Kerry: Troop Decision Should Wait on Afghanistan Election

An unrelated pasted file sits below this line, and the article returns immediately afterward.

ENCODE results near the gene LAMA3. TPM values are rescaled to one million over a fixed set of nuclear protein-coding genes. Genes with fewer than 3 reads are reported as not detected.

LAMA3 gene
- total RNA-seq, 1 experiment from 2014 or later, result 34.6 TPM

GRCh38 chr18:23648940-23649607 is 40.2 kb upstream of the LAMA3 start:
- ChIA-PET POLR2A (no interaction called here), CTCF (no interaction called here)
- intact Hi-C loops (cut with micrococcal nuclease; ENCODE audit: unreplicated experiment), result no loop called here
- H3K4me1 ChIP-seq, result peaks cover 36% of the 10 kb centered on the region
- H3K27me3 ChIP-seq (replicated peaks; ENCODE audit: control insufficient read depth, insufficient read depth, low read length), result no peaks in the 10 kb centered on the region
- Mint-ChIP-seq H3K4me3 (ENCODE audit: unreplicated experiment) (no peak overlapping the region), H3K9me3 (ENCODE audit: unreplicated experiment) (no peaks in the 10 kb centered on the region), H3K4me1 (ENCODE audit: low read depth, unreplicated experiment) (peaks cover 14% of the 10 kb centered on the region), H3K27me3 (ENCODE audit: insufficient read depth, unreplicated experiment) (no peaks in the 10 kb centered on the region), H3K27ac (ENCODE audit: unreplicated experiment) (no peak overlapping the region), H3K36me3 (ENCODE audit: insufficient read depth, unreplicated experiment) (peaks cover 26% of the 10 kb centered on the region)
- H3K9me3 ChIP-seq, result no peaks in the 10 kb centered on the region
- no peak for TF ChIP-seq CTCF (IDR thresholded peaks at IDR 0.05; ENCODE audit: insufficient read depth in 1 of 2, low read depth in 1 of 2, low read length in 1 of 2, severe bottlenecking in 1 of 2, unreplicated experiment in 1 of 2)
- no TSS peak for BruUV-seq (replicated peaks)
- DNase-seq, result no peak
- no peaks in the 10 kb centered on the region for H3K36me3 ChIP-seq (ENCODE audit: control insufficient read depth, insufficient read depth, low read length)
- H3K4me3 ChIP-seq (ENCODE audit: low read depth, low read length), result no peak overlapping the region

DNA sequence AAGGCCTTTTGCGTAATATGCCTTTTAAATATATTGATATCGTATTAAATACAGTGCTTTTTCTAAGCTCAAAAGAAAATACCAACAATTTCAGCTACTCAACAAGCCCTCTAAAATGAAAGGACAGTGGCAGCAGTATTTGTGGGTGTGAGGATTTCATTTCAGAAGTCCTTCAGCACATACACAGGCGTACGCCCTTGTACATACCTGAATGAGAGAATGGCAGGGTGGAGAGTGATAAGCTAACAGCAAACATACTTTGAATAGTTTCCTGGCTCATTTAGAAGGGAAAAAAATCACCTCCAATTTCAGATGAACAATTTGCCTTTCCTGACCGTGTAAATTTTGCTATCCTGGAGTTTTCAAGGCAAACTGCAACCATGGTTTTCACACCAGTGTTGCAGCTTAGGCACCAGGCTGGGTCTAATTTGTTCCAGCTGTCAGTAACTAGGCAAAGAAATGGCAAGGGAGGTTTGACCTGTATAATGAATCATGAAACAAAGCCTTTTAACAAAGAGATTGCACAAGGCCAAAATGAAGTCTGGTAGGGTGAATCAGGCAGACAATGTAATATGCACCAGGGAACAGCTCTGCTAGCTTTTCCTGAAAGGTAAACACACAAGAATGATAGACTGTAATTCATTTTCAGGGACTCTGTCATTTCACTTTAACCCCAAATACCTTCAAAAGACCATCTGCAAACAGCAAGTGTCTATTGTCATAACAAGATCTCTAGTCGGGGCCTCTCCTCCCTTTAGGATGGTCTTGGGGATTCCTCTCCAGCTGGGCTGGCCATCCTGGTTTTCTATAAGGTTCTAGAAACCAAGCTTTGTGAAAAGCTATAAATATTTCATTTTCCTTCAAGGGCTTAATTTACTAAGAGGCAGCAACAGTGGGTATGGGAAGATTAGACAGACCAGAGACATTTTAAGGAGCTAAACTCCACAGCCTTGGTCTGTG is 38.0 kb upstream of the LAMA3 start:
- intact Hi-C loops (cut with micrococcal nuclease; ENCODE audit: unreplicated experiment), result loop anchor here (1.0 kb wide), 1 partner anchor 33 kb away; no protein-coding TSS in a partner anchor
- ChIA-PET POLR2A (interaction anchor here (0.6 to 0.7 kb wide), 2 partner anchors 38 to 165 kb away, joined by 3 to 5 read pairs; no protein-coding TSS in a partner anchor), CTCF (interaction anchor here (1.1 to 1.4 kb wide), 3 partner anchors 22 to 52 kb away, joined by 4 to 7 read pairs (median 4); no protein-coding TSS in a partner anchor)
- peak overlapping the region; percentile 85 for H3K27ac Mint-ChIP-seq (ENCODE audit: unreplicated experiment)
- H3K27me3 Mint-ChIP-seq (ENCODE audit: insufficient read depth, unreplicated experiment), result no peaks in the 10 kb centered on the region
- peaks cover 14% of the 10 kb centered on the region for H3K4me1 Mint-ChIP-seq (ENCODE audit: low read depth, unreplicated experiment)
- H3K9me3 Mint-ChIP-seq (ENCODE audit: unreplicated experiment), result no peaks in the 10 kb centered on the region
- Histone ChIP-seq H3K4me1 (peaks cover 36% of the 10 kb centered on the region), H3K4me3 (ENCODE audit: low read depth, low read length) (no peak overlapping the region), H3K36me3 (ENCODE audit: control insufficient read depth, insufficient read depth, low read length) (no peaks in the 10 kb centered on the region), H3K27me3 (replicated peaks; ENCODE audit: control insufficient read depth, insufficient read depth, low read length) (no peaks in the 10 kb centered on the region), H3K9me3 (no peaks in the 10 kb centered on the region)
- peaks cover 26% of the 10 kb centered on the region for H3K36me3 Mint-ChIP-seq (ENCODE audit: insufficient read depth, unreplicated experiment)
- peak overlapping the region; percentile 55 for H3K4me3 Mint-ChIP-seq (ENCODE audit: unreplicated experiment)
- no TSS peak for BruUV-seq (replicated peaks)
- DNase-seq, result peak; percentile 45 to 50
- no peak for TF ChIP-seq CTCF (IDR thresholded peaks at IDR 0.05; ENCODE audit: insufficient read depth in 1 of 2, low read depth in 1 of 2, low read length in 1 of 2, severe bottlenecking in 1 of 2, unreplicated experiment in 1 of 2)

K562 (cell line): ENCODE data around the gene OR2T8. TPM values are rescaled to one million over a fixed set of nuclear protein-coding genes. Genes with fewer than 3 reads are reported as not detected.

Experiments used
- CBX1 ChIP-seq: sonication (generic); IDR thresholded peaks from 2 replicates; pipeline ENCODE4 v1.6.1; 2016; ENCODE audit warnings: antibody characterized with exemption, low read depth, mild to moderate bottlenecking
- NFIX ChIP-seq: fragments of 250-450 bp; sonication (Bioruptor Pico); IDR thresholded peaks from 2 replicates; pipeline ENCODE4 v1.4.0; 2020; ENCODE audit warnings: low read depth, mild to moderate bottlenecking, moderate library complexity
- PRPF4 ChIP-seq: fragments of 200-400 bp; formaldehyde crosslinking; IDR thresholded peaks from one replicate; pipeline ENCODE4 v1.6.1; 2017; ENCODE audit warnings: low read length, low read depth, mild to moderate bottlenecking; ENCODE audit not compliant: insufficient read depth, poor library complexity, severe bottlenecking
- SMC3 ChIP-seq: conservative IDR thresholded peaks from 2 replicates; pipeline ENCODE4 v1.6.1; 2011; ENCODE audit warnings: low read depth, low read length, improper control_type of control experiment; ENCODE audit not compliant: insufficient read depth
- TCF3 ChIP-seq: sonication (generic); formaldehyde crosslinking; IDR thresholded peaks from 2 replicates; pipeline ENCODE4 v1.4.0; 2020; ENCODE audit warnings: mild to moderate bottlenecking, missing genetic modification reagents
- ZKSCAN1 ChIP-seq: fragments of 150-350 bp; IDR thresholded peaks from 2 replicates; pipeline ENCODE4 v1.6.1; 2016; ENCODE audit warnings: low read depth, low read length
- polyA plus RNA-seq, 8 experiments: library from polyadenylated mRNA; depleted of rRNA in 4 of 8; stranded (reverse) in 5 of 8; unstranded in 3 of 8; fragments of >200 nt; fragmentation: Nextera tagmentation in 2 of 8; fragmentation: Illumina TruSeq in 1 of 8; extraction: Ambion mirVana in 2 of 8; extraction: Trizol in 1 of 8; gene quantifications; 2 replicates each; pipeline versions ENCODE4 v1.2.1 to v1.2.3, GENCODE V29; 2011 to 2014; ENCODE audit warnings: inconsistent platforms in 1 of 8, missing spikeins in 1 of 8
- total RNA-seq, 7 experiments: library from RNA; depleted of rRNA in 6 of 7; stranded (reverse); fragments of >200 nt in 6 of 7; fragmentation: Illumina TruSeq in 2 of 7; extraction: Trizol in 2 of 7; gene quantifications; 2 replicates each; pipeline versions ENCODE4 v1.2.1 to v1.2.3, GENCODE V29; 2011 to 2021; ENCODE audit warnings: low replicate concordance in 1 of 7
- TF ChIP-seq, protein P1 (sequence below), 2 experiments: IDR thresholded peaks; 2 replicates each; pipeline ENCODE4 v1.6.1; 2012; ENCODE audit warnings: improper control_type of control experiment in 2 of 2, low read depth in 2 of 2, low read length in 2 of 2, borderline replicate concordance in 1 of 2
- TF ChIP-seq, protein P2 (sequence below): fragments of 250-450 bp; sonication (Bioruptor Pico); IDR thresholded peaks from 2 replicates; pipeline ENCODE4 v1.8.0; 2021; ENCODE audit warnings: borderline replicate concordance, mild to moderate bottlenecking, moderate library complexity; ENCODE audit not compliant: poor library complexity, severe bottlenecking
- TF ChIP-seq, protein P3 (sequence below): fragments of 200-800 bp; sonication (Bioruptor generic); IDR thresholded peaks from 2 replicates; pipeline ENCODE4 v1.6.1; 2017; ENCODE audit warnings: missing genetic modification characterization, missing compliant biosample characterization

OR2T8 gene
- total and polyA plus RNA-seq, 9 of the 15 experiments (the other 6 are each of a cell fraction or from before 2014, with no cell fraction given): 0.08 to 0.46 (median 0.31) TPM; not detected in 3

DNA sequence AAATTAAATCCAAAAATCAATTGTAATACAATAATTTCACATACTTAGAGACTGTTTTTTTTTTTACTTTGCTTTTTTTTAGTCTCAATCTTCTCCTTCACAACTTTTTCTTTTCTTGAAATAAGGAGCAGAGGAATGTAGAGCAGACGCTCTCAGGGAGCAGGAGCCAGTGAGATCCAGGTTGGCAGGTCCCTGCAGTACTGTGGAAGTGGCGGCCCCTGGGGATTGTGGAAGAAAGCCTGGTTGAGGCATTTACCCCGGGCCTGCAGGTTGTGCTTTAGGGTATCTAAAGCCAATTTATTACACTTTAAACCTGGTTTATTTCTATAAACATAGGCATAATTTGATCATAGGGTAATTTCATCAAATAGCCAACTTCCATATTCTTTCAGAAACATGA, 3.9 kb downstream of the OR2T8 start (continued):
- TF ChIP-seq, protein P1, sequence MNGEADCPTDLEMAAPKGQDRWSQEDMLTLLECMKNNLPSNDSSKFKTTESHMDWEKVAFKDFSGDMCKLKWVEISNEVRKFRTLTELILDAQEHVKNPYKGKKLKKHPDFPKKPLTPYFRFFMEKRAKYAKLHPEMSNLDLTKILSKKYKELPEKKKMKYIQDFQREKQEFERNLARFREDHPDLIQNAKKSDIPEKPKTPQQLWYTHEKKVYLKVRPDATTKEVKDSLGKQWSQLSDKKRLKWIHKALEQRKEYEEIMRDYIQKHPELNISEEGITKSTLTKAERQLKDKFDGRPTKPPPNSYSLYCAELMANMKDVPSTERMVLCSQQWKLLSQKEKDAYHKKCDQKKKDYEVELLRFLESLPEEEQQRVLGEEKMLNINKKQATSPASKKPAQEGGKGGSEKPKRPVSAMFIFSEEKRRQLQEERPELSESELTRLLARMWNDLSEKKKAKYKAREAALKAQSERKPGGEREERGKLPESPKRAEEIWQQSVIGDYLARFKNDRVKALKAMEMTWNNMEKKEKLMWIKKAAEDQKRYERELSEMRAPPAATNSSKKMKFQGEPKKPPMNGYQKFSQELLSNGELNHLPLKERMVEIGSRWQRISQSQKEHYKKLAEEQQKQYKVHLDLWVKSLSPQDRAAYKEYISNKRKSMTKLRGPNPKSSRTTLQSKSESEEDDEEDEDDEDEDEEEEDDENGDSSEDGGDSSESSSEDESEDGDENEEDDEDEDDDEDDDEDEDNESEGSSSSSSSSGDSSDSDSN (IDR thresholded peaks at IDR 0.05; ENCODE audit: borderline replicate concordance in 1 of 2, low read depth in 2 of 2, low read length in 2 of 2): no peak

Senate Foreign Relations Chairman John Kerry (D-Mass.) said Sunday that it would irresponsible for President Barack Obama to make a decision about troop levels and overall military strategy in Afghanistan until the shape of the country’s government is resolved. Appearing on both CBS’s “Face the Nation” and CNN’s “State of the Union” from Kabul, Kerry discussed his meeting yesterday with Gen. Stanley McChrystal and the proposal to send 40,000 more U.S. troops to Afghanistan, where a disputed presidential election has left the country’s leadership up in the air.”It would be entirely irresponsible for the president of the United States to commit more troops to this country, when we don’t even have an election finished and know who the president is and what kind of government we’re working with,” Kerry said on CNN.”There’s some very fundamental questions that have to be answered about the status of the Afghanistan government,” he added on CBS.White House Chief of Staff Rahm Emanuel, also appearing on the CBS and CNN talk shows, said on “State of the Union” it would be “reckless” to make a decision about U.S. troop levels without doing an analysis of whether “there’s an Afghan partner ready to fill that space that the U.S. troops would create and become a true partner in governing the Afghan country.”Emanuel continued to emphasize that the decision about whether to send more troops is “only one piece of the puzzle,” albeit a very important piece when it comes to military strategy in the country. Emanuel said the White House is reviewing the overall strategy for Afghanistan and that the process would continue despite the unresolved presidential election there.”The review will continue next week. There will not be a delay in the review,” Emanuel said on CBS.There has been increasing pressure from Members for McChrystal to appear on Capitol Hill to answer questions about his plan and the troop request. Emanuel said on CBS that once Obama makes his highly anticipated decision, military leaders would be available to walk Congress through the strategy, and that would include McChrystal “if that is necessary, of course.” But he added that “in the president’s view the most important place for Gen. McChrystal to be is in the theater of battle.” Emanuel also said that if the president ultimately decides to approve more troops, funding for the increase would move through the supplemental appropriations process, as similar war funding requests have been handled for Iraq and Afghanistan in the past. Meanwhile, Sen. John Cornyn (R-Texas) said on “Face the Nation” that delaying a decision about a troop increase and overall strategy could lead to emboldening American enemies. “Deliberation is a good thing when it come to fighting wars,” Cornyn said, before noting that the U.S. has been at war in Afghanistan for eight years. “At some point deliberation begins to look more like indecisiveness, which then becomes a way of emboldening our enemies and causing our allies to question our resolve.”Cornyn said that while having a legitimate government is an important factor, that shouldn’t be the “linchpin” in deciding policy. “We shouldn’t let one component of this determine our national security here,” he said. On CBS, Kerry also said he discussed with McChrystal the need for making changes to the military’s counterinsurgency strategy. “Our response on counterinsurgency needs to be finely tuned to Afghanistan,” he said. “This is not Iraq. … We have a very different challenge. I think Gen. McChrystal is very aware of that.” He also said he was satisfied with Obama’s review of the Afghanistan policy and that he believes the current situation there differs from Vietnam, which became a highly politicized debate.”I’m convinced that the review the president is going through isexhaustive, it’s thorough, and I’m absolutely confident the president is not going to make a decision remotely connected to politics,” Kerry said on CNN. “He is going to make a decision based on the national security interests of our country and of what he thinks it takes to achieve the mission that he defines to meet those interests.